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Tsukuba, Japan

Yamada H.,Tohoku University | Nozawa M.,Tohoku University | Kinoshita M.,NEC Corp | Ohashi K.,MIRAI Selete | Ohashi K.,NEC Corp
Optics Express | Year: 2011

We present a vertical-coupling optical interface with a grating coupler for transmitting and receiving optical signals between single-mode optical fibers and microphotonic waveguides with a view to realize on-chip optical interconnection. The optical interface consisting of a simple grating structure with a reflective mirror and an optical power combiner exhibits high optical coupling efficiency and wide tolerance range for the misalignment of optical fibers. The optical interface exhibits high coupling efficiency even if the optical input is almost vertical to the chip surface. © 2011 Optical Society of America. Source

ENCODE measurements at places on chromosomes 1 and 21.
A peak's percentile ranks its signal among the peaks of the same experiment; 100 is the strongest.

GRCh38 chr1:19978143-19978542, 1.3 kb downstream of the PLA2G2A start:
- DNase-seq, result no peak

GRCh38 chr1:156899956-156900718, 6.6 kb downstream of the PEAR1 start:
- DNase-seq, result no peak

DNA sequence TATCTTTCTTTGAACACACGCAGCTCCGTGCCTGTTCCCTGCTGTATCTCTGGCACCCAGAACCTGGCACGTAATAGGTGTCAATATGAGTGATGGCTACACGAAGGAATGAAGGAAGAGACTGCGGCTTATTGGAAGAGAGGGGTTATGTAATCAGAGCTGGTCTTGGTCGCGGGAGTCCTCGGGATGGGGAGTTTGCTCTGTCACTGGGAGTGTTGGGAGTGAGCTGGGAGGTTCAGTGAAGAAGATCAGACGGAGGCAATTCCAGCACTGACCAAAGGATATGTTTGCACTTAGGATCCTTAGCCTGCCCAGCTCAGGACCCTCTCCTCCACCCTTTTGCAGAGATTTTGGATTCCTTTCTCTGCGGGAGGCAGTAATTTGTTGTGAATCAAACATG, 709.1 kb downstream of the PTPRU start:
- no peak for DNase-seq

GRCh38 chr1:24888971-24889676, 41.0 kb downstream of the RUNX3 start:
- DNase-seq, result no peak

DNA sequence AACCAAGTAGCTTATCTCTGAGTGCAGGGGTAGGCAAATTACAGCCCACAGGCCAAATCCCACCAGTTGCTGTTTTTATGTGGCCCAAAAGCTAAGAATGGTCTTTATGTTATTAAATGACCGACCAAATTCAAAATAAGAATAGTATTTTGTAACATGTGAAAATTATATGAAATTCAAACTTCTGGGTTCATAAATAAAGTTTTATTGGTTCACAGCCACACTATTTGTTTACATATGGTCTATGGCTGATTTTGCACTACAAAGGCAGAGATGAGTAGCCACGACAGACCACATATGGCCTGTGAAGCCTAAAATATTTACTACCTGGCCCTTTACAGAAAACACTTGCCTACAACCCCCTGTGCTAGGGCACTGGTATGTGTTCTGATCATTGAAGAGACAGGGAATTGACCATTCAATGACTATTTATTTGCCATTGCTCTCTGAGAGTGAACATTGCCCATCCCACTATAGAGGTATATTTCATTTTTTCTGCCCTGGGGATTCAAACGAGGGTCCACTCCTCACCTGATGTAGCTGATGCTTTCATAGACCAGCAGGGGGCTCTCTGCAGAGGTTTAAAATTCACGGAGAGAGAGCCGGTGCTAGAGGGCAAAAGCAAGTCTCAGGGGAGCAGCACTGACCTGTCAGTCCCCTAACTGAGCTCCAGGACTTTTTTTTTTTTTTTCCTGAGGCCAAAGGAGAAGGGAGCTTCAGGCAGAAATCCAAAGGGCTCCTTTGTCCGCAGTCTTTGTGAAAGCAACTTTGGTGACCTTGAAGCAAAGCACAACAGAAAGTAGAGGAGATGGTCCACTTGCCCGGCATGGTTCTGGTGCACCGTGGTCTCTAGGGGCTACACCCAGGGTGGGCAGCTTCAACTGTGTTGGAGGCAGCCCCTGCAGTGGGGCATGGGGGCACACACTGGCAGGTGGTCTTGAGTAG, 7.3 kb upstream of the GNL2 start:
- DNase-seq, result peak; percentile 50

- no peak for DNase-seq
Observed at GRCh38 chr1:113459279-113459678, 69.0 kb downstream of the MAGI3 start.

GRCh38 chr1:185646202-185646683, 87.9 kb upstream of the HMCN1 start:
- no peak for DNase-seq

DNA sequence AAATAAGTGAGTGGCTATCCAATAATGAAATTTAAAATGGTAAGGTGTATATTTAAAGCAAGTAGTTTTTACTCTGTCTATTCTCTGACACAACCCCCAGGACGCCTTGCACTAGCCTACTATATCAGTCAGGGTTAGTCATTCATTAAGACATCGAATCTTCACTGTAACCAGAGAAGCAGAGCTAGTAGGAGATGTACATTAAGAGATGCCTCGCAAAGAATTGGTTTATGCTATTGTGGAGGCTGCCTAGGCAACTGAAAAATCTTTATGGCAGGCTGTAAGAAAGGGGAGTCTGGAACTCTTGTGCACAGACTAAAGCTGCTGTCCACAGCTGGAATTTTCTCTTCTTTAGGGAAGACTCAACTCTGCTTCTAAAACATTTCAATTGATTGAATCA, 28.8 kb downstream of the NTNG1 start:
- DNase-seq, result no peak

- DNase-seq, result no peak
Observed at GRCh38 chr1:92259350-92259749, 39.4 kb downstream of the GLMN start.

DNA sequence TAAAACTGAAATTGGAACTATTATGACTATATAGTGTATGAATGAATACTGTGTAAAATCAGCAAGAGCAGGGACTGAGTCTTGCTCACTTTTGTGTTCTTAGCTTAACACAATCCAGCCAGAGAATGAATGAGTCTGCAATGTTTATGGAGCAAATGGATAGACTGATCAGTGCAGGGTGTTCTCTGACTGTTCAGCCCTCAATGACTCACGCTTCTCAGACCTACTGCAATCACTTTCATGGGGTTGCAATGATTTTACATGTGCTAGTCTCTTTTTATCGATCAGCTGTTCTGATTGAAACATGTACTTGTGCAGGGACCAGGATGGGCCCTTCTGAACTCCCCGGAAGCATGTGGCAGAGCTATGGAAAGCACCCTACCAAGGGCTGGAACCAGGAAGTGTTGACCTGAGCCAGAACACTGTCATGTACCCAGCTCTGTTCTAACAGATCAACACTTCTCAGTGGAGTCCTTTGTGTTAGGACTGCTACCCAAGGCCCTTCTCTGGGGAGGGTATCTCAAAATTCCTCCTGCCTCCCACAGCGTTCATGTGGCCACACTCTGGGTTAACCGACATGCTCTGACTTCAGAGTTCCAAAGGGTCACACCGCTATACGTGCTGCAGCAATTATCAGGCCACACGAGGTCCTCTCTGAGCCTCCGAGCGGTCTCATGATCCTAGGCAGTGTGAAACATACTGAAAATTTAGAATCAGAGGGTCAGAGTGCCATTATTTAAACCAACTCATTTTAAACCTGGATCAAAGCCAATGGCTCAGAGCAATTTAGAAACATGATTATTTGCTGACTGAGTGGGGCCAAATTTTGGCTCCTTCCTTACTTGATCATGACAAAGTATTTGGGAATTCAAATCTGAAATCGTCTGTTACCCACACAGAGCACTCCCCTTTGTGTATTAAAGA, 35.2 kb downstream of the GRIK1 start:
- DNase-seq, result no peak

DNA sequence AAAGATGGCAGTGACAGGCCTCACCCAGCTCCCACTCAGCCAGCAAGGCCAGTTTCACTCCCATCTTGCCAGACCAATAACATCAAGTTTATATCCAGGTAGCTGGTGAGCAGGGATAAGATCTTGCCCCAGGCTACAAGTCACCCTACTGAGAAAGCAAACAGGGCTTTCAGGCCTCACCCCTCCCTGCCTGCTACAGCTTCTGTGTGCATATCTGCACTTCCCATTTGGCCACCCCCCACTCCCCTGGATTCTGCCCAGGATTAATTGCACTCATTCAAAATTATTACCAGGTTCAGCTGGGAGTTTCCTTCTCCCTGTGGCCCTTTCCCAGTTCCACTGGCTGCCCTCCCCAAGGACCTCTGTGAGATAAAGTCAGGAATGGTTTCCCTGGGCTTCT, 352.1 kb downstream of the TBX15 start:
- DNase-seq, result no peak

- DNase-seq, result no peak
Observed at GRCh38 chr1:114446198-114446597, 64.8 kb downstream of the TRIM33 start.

Mogami T.,MIRAI Selete
Extended Abstracts of the 11th International Workshop on Junction Technology, IWJT 2011 | Year: 2011

CMOS scaling has been a basic power of LSI development for higher performance, higher packing density and lower cost. For device scaling-down, size miniaturization has been one of the important issues to fabricate fine devices. Furthermore, normal device operation, including reliability, has been another issue. There have been any breakthroughs [1] to lead device scaling-down as shown in Fig. 1. For >100nm regime, simple scaling technologies have been developed. For <100nm regime, oster technologies with scaling-down have been created, In advanced CMOS development for 50nm regime, the variation of device characteristics is one of the Source

Hiraiwa A.,Waseda University | Nishida A.,MIRAI Selete | Nishida A.,Renesas Electronics Corporation